Yamaha Motor Co., Ltd. has further strengthened its FAZER R G2 industrial unmanned helicopter with the enhancement of its transport and delivery functions.
The company used the automatic navigation version of the model to bolster its response to the expansion of transportation and delivery requirements in the sector, such as material distribution in mountainous areas and longer-distance deliveries outside of the range of view.
By changing the design and specifications of each part, such as increasing the diameter of the main rotor (rotor blade), FAZER R G2 achieves a maximum effective payload of up to 50kg depending on the usage environment, weather conditions, and altitude – a 15kg improvement on conventional models.
Solutions using industrial unmanned helicopters are expanding to a wider range of industrial environments such as the inspection of infrastructure including power transmission lines, surveying/observation, photography, and security.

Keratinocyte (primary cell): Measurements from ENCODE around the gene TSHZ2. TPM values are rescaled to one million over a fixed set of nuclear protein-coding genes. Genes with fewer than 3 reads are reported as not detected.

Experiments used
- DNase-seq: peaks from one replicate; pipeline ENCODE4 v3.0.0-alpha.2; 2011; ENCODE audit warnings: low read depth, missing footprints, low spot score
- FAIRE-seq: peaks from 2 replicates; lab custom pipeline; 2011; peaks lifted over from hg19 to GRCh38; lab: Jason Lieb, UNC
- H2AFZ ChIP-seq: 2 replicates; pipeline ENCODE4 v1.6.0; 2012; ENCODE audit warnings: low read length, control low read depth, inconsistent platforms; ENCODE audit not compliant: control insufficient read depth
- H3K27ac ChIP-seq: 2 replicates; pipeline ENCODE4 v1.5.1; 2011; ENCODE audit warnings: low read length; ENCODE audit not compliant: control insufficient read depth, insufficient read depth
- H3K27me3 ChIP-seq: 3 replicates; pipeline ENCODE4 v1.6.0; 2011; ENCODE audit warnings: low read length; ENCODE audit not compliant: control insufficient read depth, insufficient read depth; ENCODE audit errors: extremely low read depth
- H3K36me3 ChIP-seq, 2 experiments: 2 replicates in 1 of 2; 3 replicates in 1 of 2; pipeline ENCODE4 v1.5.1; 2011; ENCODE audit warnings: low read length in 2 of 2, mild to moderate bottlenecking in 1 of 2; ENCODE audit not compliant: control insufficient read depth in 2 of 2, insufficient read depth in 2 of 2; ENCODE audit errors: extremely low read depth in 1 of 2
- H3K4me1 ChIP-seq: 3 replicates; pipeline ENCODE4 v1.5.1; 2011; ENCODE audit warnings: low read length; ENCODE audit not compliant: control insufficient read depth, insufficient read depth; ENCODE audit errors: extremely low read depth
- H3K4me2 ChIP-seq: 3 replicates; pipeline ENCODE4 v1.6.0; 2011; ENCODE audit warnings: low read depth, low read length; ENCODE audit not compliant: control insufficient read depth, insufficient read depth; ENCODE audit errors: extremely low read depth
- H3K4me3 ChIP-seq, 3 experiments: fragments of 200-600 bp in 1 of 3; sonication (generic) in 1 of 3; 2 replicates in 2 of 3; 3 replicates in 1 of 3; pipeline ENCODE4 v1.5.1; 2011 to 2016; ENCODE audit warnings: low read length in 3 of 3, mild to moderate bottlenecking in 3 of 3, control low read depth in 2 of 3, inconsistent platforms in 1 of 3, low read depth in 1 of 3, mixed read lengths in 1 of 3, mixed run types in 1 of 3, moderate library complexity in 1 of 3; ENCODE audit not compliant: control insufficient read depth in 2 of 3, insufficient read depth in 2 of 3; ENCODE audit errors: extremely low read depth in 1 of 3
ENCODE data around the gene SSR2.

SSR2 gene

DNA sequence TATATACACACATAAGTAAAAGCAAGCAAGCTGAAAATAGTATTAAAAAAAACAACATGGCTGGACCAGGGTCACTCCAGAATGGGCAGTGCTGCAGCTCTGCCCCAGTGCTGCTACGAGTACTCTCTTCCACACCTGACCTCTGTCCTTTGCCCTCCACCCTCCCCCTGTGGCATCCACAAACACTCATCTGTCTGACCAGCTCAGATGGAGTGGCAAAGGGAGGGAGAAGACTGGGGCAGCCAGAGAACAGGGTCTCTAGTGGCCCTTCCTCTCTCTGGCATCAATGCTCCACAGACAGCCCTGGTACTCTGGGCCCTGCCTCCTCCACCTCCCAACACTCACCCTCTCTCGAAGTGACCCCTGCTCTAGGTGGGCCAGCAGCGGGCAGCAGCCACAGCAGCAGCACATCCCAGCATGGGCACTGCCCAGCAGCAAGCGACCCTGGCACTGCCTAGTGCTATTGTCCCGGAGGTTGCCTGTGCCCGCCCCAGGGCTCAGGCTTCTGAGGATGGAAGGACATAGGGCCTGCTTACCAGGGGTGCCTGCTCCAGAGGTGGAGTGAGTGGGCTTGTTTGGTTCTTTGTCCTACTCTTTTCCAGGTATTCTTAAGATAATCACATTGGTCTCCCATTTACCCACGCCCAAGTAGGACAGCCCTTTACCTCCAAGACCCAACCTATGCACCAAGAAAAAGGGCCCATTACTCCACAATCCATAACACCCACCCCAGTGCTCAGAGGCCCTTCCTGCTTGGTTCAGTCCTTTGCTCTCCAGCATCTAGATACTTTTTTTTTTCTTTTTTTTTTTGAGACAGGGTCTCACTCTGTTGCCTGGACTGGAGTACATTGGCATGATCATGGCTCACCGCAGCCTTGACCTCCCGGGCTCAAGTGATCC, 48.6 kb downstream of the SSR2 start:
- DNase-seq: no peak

The company has already put into practical use the transportation of power transmission line related materials by consignment for an electric power company, transported products from remote islands in collaboration with airline operators, and to mountainous areas in collaboration with home delivery companies.
According to Yamaha, the payload is one of the functions that has the greatest impact on the efficiency of delivery operations. In the new FAZER R G2, the thrust is greatly improved through the adoption of a newly designed large main rotor. The rotor with a radius of 1.8m, where the conventional model was 1.56m, has been reshaped and includes excellent cooling performance along with thrust equivalent to an increase in payload of 10kg that is provided with the same output.
By optimizing the fuel tank capacity and adopting a lightweight camera and lithium-ion battery, the unit achieves a maximum payload of 50kg, which is 15kg more than the conventional model.
The conventional model required at least 29 flights to carry 1 ton of material, but the new model can complete the work in a minimum of 20 flights, contributing to a reduction of construction period requirements, costs, and labor.